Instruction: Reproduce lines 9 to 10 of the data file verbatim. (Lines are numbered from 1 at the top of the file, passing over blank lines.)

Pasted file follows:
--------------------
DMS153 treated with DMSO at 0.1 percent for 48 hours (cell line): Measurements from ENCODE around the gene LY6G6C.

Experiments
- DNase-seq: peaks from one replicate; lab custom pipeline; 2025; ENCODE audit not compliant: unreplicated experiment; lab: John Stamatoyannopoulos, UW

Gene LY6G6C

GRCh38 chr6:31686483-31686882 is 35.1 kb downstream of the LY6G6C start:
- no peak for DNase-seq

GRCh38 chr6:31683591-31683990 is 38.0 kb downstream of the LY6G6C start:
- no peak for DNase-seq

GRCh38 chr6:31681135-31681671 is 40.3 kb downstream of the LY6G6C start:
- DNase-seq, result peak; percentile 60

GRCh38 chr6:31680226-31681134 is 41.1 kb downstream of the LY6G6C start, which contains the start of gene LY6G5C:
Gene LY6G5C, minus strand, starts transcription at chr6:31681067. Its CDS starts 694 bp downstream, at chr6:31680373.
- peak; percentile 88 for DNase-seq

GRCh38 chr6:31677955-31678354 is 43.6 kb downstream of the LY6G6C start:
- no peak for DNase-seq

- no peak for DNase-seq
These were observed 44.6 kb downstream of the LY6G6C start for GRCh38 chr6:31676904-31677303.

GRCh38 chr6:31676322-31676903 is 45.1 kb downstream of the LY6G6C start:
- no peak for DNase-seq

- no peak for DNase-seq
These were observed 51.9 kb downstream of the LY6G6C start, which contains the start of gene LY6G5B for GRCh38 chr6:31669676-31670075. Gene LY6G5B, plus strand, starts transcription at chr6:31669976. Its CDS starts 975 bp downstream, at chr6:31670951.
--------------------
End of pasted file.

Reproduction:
GRCh38 chr6:31681135-31681671 is 40.3 kb downstream of the LY6G6C start:
- DNase-seq, result peak; percentile 60